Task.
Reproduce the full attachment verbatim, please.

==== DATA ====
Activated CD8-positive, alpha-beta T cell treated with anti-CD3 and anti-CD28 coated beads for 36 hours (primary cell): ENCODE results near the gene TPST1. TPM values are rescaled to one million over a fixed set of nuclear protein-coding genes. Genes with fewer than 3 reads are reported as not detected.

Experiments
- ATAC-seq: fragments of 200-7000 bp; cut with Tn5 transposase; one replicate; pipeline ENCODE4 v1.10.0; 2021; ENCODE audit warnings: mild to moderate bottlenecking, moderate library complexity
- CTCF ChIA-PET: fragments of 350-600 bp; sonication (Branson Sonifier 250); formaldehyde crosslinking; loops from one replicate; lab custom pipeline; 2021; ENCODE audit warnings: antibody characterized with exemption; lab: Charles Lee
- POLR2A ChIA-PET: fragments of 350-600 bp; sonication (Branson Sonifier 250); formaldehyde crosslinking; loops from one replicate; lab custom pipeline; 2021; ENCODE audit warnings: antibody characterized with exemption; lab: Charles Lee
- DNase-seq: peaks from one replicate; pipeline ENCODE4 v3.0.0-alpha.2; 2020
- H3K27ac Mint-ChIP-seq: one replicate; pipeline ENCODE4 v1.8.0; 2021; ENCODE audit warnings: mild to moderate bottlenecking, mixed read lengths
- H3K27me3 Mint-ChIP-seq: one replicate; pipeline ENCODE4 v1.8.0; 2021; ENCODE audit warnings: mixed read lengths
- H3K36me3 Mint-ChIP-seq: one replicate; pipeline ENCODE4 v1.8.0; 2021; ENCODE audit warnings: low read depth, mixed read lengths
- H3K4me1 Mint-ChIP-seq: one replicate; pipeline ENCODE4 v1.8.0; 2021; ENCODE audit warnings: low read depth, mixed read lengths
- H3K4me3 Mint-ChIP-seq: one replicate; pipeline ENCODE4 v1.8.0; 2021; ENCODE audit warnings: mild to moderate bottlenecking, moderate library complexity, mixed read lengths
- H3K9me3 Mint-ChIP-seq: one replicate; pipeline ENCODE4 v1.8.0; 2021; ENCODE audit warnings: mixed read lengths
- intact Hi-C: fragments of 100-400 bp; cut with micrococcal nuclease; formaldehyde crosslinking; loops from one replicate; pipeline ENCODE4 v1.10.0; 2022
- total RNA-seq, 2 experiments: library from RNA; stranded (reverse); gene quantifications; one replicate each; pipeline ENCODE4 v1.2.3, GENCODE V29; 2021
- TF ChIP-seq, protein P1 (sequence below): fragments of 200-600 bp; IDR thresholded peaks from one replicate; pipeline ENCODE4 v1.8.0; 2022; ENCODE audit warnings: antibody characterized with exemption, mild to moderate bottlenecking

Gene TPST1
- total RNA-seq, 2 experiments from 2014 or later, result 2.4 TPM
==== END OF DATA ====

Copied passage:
Activated CD8-positive, alpha-beta T cell treated with anti-CD3 and anti-CD28 coated beads for 36 hours (primary cell): ENCODE results near the gene TPST1. TPM values are rescaled to one million over a fixed set of nuclear protein-coding genes. Genes with fewer than 3 reads are reported as not detected.

Experiments
- ATAC-seq: fragments of 200-7000 bp; cut with Tn5 transposase; one replicate; pipeline ENCODE4 v1.10.0; 2021; ENCODE audit warnings: mild to moderate bottlenecking, moderate library complexity
- CTCF ChIA-PET: fragments of 350-600 bp; sonication (Branson Sonifier 250); formaldehyde crosslinking; loops from one replicate; lab custom pipeline; 2021; ENCODE audit warnings: antibody characterized with exemption; lab: Charles Lee
- POLR2A ChIA-PET: fragments of 350-600 bp; sonication (Branson Sonifier 250); formaldehyde crosslinking; loops from one replicate; lab custom pipeline; 2021; ENCODE audit warnings: antibody characterized with exemption; lab: Charles Lee
- DNase-seq: peaks from one replicate; pipeline ENCODE4 v3.0.0-alpha.2; 2020
- H3K27ac Mint-ChIP-seq: one replicate; pipeline ENCODE4 v1.8.0; 2021; ENCODE audit warnings: mild to moderate bottlenecking, mixed read lengths
- H3K27me3 Mint-ChIP-seq: one replicate; pipeline ENCODE4 v1.8.0; 2021; ENCODE audit warnings: mixed read lengths
- H3K36me3 Mint-ChIP-seq: one replicate; pipeline ENCODE4 v1.8.0; 2021; ENCODE audit warnings: low read depth, mixed read lengths
- H3K4me1 Mint-ChIP-seq: one replicate; pipeline ENCODE4 v1.8.0; 2021; ENCODE audit warnings: low read depth, mixed read lengths
- H3K4me3 Mint-ChIP-seq: one replicate; pipeline ENCODE4 v1.8.0; 2021; ENCODE audit warnings: mild to moderate bottlenecking, moderate library complexity, mixed read lengths
- H3K9me3 Mint-ChIP-seq: one replicate; pipeline ENCODE4 v1.8.0; 2021; ENCODE audit warnings: mixed read lengths
- intact Hi-C: fragments of 100-400 bp; cut with micrococcal nuclease; formaldehyde crosslinking; loops from one replicate; pipeline ENCODE4 v1.10.0; 2022
- total RNA-seq, 2 experiments: library from RNA; stranded (reverse); gene quantifications; one replicate each; pipeline ENCODE4 v1.2.3, GENCODE V29; 2021
- TF ChIP-seq, protein P1 (sequence below): fragments of 200-600 bp; IDR thresholded peaks from one replicate; pipeline ENCODE4 v1.8.0; 2022; ENCODE audit warnings: antibody characterized with exemption, mild to moderate bottlenecking

Gene TPST1
- total RNA-seq, 2 experiments from 2014 or later, result 2.4 TPM